Starting with the risks that are more likely to happen:
Poor Hair Transplant Results
Infection in the recipient area of your scalp can cause your newly transplanted hair follicles to scar and fall out.
Especially considering the success of your hair transplant depends on the follicles that survive after a longer period of time, losing grafts and having scars replace them will negatively affect your results. If not treated properly, an infection on the recipient area can result in the majority of follicles falling out and patchy hair growth around scars.
An infection doesn’t go away by itself.
The longer it is left untreated, the worse the systemic symptoms will get, and it will spread deeper into your tissues and bones, causing various diseases that can threaten your life.
According to research, the most common of these diseases is septicemia, also known as blood poisoning or toxemia. This vital condition can go as far as causing organ failures.
Treatment of a Hair Transplant Infection
The first step to treating infection in your recipient or donor area after a hair transplant is certainly diagnosis. So, it is crucial for you to meet with your physician as soon as you are showing signs of infection.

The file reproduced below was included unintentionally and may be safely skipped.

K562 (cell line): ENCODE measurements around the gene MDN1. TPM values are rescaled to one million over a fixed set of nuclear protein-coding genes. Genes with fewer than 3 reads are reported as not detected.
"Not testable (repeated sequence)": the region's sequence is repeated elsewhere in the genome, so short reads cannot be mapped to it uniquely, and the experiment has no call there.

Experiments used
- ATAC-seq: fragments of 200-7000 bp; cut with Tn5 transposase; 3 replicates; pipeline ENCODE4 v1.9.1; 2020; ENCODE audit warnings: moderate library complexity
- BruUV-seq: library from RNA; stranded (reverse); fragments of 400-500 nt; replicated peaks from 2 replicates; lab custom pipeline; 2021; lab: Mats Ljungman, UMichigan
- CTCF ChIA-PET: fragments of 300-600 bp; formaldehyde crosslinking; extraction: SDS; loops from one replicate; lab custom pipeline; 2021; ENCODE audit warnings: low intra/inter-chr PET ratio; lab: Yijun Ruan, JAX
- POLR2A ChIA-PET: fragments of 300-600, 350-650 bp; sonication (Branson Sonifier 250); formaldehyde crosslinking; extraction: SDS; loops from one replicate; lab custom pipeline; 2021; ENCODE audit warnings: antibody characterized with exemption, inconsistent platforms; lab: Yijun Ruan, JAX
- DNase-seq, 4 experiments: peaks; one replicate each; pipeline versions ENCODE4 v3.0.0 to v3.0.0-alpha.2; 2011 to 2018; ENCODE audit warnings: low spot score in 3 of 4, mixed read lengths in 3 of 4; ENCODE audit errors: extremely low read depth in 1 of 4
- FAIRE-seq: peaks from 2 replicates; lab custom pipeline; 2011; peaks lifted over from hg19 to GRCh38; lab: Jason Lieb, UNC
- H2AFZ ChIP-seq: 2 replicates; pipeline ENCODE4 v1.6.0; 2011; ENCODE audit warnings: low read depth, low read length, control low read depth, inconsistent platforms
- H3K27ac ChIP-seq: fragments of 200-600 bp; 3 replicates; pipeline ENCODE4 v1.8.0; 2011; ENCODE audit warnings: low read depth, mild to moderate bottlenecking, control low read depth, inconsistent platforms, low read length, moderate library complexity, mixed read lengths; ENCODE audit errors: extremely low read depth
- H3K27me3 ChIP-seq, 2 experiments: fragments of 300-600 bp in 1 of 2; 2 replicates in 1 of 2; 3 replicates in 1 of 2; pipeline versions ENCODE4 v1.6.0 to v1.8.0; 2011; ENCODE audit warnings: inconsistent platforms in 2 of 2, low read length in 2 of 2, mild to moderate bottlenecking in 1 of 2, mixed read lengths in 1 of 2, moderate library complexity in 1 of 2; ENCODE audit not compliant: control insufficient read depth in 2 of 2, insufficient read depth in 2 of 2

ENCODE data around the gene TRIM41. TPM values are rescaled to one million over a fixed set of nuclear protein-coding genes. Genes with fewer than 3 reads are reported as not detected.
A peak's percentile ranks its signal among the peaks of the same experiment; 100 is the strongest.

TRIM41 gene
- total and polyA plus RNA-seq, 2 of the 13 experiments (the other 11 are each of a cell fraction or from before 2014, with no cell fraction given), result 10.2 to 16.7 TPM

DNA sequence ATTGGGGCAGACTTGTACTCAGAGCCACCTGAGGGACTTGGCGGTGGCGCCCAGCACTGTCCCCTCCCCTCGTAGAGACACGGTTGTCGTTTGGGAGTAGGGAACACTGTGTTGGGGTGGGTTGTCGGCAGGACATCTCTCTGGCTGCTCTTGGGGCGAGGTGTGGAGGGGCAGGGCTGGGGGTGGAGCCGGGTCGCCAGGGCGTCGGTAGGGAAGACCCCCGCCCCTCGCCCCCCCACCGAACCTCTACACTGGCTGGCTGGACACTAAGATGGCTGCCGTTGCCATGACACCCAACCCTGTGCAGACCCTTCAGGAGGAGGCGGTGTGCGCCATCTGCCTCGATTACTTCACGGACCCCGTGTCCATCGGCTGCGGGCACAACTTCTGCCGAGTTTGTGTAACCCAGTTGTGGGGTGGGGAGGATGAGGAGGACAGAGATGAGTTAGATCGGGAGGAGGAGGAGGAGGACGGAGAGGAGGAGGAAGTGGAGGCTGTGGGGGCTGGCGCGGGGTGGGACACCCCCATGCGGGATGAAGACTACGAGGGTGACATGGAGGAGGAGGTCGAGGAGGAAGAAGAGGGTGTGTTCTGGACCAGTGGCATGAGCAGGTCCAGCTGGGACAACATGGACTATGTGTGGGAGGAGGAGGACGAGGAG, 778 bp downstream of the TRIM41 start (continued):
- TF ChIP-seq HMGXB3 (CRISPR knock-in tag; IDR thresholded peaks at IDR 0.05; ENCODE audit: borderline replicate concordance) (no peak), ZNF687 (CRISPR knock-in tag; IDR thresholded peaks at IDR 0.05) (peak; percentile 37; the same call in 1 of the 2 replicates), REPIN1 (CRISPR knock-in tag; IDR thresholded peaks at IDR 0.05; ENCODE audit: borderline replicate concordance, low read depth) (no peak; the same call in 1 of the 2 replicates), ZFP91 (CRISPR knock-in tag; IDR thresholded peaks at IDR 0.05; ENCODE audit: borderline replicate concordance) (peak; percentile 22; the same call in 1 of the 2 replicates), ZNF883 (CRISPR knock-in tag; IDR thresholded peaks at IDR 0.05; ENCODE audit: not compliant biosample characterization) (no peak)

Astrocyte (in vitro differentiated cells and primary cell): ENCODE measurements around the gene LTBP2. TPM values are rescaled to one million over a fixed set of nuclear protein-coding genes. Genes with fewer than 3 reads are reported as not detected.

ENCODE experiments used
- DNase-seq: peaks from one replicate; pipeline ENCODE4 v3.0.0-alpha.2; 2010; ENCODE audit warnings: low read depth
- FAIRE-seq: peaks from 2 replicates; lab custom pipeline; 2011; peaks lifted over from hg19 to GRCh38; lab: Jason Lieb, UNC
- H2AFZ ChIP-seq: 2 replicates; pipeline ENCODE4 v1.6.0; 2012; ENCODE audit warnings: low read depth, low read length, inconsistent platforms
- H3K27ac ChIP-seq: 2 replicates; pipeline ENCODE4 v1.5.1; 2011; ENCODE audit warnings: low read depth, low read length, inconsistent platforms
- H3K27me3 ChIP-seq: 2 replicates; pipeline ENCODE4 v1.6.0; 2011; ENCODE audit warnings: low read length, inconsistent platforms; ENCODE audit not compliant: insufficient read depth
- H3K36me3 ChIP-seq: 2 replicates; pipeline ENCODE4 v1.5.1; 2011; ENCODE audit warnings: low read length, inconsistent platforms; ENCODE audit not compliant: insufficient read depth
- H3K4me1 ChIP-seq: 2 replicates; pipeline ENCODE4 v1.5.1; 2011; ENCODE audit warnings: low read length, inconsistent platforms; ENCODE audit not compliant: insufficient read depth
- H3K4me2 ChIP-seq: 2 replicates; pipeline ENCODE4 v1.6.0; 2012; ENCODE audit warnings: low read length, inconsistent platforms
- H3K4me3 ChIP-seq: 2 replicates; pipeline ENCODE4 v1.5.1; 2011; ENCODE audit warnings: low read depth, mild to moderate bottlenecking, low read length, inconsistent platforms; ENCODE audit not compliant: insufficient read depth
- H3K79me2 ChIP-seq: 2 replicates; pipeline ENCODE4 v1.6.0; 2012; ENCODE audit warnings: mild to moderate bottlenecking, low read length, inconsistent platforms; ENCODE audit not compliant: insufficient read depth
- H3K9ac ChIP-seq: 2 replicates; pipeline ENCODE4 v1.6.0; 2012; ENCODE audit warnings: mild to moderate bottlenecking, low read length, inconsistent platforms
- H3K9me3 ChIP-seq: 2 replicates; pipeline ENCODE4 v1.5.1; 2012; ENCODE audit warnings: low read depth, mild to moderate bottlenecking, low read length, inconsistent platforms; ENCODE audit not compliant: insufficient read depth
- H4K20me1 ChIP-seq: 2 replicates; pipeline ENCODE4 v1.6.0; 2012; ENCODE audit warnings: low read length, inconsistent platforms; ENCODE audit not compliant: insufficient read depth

If the diagnosis was made early and the infection is at a non-critical stage, appropriate topical or oral antibiotics are prescribed for treatment after sensitivity testing.
It is unsafe to take antibiotics without prescription, so if you think you’ve developed an infection consult your physician before starting antibiotics.
5 Steps Avoiding Hair Transplant Infections
If you haven’t had your hair transplant surgery yet, and wondering if there’s anything you can do to prevent an infection from happening; I’ll give you three steps you need to follow strictly.
1- Undergo surgery in an expert clinic that prioritizes health 🏥
While picking a clinic to have your hair restoration surgery in, you need to make sure the staff and the physicians are adopting sanitary practices.
General hygiene is mostly insufficient for surgeries because there are strict rules and regulations to keep the room and the equipment sanitary to minimize the risk of infection or other complications. When choosing a clinic, make sure they are credible and professional by checking their licenses and certificates, verified patients, and online reviews/news articles.
2- Properly maintain post-operation care 🚿
It is essential to care for your scalp after a hair transplant the right way.
Your physician should provide you with all the details you need about post-operation care, and show you how to wash your hair during the initial recovery process. But the responsibility falls onto you since you are the only one who can closely monitor your day-to-day activities and medications.
Try to regularly clean and sanitize your recipient and donor areas after the surgery.